It was just before six o'clock on a summer's evening, the sun still making its presence felt through the foliage as the train snaked its way along the riverbank. Our journey, from Munich to Berlin, was more than half-way through.
We'd left the high speed stretch through the lush green pastures and forests of Bavaria well behind and were now deep inside the old East Germany, in a landscape untouched by the industrialisation that had marched across western Europe.
A landscape, in other words, that would have looked much the same when the music in my ears would have been written. Robert Schumann's Piano Concerto was the perfect match to the idyll unfolding before my eyes - fly fishermen in their waders in this shallow reach of the River Saale, imagining, no doubt, the trout they were about to catch for tea.
The piano piece is idyllic too, the product of the mind of a man who would ultimately succumb to madness, but who was nonetheless capable of producing some of the finest music of the Romantic era.
The concerto could be considered one of its most magnificent love songs, thirty minutes of musical magic, Schumann's own ode to joy. It was certainly the love of a woman that brought it to life.
That woman was Clara Wieck whom Schumann got to know as a child when he went to her father for piano tuition. Schumann was twenty when he moved in as a student, nine years older than Clara, but over time an intense affection grew, much to the displeasure of her dad. He'd other ideas for his daughter, not least a career as a concert pianist, for she was extremely talented herself.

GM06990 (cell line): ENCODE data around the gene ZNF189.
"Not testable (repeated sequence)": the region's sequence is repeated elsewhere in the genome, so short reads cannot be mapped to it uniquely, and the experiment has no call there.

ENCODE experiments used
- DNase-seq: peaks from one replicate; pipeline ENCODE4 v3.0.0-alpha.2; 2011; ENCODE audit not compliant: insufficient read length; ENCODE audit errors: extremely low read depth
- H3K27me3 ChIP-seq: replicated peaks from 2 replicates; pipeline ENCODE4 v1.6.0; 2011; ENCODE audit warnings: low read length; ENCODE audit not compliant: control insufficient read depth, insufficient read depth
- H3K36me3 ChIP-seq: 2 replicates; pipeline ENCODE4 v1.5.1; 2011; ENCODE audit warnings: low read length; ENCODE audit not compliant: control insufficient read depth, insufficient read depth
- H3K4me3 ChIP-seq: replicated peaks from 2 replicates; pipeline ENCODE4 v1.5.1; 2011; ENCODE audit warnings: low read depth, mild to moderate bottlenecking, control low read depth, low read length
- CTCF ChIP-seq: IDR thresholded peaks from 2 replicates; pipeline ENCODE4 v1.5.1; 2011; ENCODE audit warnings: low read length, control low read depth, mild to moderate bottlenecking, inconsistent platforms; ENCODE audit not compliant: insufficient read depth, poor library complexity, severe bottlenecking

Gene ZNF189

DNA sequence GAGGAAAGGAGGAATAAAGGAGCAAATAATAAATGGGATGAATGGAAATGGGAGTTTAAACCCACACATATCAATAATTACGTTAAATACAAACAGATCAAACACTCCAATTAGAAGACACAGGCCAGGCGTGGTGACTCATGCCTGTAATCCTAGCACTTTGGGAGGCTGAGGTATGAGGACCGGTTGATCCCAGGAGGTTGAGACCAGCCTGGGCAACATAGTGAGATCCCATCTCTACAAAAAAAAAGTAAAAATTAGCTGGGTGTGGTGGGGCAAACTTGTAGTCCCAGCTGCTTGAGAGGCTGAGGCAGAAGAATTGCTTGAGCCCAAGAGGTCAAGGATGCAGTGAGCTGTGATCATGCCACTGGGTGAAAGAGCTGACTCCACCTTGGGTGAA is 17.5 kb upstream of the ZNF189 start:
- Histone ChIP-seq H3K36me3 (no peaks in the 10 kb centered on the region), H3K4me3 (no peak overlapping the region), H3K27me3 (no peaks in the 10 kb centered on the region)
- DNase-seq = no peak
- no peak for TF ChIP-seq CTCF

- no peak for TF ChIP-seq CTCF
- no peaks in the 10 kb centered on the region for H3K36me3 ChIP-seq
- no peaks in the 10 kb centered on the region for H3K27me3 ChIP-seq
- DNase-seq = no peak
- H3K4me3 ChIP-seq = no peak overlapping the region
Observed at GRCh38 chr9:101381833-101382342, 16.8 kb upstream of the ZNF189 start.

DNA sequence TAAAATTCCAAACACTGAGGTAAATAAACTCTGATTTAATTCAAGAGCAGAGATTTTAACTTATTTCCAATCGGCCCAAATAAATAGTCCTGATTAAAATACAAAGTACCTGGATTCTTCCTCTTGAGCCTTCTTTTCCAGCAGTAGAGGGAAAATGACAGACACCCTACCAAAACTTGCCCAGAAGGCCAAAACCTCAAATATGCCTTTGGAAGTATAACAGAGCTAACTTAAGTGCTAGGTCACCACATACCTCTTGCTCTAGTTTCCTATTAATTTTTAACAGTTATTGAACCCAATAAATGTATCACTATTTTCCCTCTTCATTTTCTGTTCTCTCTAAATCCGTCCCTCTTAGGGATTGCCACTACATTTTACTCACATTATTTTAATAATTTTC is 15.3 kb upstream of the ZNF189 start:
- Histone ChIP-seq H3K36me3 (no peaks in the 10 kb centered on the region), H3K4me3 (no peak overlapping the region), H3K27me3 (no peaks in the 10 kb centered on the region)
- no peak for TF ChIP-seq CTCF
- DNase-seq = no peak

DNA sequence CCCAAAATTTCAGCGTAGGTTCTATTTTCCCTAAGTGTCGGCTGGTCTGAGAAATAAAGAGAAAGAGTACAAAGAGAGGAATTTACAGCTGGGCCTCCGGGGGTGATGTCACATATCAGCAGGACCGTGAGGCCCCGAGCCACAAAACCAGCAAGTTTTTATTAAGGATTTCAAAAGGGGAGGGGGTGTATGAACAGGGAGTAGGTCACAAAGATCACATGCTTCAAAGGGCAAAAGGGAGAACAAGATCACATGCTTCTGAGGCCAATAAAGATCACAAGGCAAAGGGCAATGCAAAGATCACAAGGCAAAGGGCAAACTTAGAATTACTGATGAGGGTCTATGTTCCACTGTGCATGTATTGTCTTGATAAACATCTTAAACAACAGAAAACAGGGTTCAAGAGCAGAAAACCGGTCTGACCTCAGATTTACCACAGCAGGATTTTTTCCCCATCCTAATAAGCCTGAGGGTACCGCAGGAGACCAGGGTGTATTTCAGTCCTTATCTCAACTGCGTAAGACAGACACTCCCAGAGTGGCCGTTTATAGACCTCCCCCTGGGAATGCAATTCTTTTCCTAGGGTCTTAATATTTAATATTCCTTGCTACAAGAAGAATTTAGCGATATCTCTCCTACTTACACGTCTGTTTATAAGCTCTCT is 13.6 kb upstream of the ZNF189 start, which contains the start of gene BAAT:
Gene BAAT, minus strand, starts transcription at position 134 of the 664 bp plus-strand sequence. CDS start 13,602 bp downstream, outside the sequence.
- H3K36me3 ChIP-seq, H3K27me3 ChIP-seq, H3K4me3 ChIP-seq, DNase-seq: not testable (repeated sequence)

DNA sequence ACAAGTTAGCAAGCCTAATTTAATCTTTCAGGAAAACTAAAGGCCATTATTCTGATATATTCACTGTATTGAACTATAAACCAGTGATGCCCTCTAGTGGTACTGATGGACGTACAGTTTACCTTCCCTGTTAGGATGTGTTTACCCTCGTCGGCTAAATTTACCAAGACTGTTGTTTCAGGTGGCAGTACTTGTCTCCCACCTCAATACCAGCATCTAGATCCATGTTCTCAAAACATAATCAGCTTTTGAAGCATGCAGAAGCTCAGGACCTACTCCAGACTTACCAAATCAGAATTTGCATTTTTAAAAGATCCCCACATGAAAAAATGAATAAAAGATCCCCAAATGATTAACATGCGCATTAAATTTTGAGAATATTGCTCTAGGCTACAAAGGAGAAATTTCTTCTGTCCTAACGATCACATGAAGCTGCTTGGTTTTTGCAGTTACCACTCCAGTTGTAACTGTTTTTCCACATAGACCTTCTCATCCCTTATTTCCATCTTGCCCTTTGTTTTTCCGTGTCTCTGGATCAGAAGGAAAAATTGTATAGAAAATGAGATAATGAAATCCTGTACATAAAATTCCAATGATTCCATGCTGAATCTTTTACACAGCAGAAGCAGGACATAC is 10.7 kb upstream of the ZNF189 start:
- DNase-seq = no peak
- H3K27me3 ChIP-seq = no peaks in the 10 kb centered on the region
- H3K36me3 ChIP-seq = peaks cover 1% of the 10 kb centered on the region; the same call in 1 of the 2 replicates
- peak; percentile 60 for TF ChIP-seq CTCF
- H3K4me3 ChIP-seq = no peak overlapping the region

Despite some twists and turns, love eventually conquered all, and Clara and Robert were married on the day before she turned 21.
Back to the concerto. It began as a shorter piece Robert had written. He'd composed quite a lot specifically with Clara in mind when the pair of them were still going out, but never anything like this - a bigger piece, with an orchestra as well.
Not quite a concerto. He wanted something different. He came up with a single movement Concert Fantasy - not so much a concerto, more of a grand sonata.
Clara loved it, but try as they might, they couldn't promote it. The closest it ever got to a public performance was a rehearsal with the famous Gewandhaus Orchestra of Leipzig. The Schumanns' friend Felix Mendelssohn was the conductor at the time.
Encouraged by Clara, Schumann began expanding the Concert Fantasy. It would, by and large, become the opening movement of his one and only Piano Concerto. It had its first outing, with Clara at the keyboard, in 1845 in Dresden - not that far from where I, with their music in my ears, was watching those fishermen in the summer sunlight.
Clara Schumann was the world's first female concert pianist and a composer of note herself. She toured extensively, and performed twice in Dublin in 1856, not long before Robert Schumann's death in a psychiatric hospital in Bonn. Clara Schumann was born on this day in 1819.
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